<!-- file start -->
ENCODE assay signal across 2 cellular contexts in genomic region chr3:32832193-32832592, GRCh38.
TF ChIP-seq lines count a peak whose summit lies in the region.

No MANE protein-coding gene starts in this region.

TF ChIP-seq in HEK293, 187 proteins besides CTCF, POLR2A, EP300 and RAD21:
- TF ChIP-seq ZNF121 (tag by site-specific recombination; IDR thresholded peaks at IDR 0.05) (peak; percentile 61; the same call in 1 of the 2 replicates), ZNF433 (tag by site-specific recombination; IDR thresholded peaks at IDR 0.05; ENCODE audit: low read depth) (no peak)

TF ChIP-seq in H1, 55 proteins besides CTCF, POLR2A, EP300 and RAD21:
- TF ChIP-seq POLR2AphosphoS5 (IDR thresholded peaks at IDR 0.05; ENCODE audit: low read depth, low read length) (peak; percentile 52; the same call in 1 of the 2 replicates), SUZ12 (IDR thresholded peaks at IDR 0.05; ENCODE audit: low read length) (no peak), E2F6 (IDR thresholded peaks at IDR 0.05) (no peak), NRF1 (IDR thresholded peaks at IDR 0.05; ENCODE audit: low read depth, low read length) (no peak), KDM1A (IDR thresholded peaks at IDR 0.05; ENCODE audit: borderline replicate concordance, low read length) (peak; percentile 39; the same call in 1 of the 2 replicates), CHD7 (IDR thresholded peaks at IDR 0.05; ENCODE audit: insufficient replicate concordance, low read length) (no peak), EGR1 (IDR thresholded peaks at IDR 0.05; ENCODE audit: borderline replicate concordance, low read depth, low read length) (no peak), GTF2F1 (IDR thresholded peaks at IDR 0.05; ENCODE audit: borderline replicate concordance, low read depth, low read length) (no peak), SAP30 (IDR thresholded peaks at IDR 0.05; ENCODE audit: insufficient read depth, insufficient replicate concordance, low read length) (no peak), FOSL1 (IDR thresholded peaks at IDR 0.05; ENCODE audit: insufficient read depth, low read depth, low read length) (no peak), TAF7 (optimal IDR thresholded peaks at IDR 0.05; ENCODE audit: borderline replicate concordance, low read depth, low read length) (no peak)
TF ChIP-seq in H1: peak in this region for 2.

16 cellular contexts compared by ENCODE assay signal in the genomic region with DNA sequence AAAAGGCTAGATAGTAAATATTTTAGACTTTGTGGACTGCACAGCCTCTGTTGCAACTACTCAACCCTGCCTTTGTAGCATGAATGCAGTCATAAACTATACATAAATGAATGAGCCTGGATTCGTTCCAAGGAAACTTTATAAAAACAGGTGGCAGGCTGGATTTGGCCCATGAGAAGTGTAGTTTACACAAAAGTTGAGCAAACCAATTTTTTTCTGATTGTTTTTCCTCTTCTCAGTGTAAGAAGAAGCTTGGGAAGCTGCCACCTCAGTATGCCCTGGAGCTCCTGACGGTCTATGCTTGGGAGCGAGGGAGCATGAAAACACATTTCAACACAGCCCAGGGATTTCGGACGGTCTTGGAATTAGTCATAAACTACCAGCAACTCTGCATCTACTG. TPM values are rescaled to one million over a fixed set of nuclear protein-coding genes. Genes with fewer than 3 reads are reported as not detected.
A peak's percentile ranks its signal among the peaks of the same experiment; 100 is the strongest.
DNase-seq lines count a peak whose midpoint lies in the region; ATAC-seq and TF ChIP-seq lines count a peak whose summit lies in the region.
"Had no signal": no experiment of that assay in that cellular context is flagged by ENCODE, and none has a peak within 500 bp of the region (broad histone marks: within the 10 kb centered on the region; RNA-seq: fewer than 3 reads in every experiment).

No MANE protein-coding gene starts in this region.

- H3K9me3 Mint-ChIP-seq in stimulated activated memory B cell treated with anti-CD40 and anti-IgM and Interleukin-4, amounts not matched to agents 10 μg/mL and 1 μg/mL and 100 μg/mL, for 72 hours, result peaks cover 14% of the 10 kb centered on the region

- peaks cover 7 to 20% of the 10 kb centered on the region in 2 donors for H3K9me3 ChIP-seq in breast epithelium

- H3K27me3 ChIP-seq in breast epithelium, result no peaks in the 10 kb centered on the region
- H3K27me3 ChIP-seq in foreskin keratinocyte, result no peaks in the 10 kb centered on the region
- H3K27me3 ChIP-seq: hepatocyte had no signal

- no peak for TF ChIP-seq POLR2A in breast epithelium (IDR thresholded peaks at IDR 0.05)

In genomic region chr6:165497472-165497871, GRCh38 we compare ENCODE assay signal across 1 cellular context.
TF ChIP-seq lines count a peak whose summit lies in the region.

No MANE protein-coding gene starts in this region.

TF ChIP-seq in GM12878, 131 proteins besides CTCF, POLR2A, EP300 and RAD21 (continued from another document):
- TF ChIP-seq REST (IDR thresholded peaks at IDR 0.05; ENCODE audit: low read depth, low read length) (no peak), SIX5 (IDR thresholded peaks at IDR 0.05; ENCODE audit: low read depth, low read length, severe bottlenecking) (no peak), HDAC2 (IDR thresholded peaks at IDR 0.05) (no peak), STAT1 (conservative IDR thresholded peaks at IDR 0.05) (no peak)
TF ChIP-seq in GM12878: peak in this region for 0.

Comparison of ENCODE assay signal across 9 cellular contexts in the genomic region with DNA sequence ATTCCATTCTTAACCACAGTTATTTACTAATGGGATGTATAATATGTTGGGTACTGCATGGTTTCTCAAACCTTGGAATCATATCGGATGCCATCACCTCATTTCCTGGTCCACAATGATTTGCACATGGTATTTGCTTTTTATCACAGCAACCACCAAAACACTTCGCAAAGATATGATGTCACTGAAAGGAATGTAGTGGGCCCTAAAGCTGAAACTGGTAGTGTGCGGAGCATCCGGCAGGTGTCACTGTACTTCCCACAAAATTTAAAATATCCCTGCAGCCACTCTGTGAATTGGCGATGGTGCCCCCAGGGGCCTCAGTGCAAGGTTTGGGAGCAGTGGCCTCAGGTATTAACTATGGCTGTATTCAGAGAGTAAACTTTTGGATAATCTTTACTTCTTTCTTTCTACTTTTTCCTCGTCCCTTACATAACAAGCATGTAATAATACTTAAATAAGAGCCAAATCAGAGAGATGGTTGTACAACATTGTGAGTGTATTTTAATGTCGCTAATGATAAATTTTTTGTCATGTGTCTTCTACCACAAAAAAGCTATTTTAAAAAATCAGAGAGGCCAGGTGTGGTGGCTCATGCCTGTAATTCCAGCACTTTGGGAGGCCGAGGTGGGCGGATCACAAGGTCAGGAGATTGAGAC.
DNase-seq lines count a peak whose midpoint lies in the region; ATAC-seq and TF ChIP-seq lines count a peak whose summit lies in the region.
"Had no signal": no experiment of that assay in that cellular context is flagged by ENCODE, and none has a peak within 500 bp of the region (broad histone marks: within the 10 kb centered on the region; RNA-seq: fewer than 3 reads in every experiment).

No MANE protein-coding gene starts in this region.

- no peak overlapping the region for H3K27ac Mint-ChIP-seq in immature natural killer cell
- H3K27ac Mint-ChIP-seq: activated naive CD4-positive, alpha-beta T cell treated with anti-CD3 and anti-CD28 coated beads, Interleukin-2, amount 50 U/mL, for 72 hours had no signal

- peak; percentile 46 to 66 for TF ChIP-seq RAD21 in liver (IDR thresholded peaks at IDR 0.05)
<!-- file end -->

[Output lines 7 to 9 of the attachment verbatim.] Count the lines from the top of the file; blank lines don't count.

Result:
- TF ChIP-seq POLR2AphosphoS5 (IDR thresholded peaks at IDR 0.05; ENCODE audit: low read depth, low read length) (peak; percentile 52; the same call in 1 of the 2 replicates), SUZ12 (IDR thresholded peaks at IDR 0.05; ENCODE audit: low read length) (no peak), E2F6 (IDR thresholded peaks at IDR 0.05) (no peak), NRF1 (IDR thresholded peaks at IDR 0.05; ENCODE audit: low read depth, low read length) (no peak), KDM1A (IDR thresholded peaks at IDR 0.05; ENCODE audit: borderline replicate concordance, low read length) (peak; percentile 39; the same call in 1 of the 2 replicates), CHD7 (IDR thresholded peaks at IDR 0.05; ENCODE audit: insufficient replicate concordance, low read length) (no peak), EGR1 (IDR thresholded peaks at IDR 0.05; ENCODE audit: borderline replicate concordance, low read depth, low read length) (no peak), GTF2F1 (IDR thresholded peaks at IDR 0.05; ENCODE audit: borderline replicate concordance, low read depth, low read length) (no peak), SAP30 (IDR thresholded peaks at IDR 0.05; ENCODE audit: insufficient read depth, insufficient replicate concordance, low read length) (no peak), FOSL1 (IDR thresholded peaks at IDR 0.05; ENCODE audit: insufficient read depth, low read depth, low read length) (no peak), TAF7 (optimal IDR thresholded peaks at IDR 0.05; ENCODE audit: borderline replicate concordance, low read depth, low read length) (no peak)
TF ChIP-seq in H1: peak in this region for 2.

16 cellular contexts compared by ENCODE assay signal in the genomic region with DNA sequence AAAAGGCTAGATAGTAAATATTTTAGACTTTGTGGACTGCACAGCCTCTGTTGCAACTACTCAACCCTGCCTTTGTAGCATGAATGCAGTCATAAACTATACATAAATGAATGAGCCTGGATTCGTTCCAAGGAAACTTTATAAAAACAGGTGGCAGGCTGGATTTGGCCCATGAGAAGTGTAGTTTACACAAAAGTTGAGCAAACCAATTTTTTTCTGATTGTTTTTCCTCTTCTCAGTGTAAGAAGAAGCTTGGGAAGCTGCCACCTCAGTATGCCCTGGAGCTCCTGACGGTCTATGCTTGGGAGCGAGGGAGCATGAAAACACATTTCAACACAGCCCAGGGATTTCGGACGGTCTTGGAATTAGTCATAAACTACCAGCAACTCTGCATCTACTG. TPM values are rescaled to one million over a fixed set of nuclear protein-coding genes. Genes with fewer than 3 reads are reported as not detected.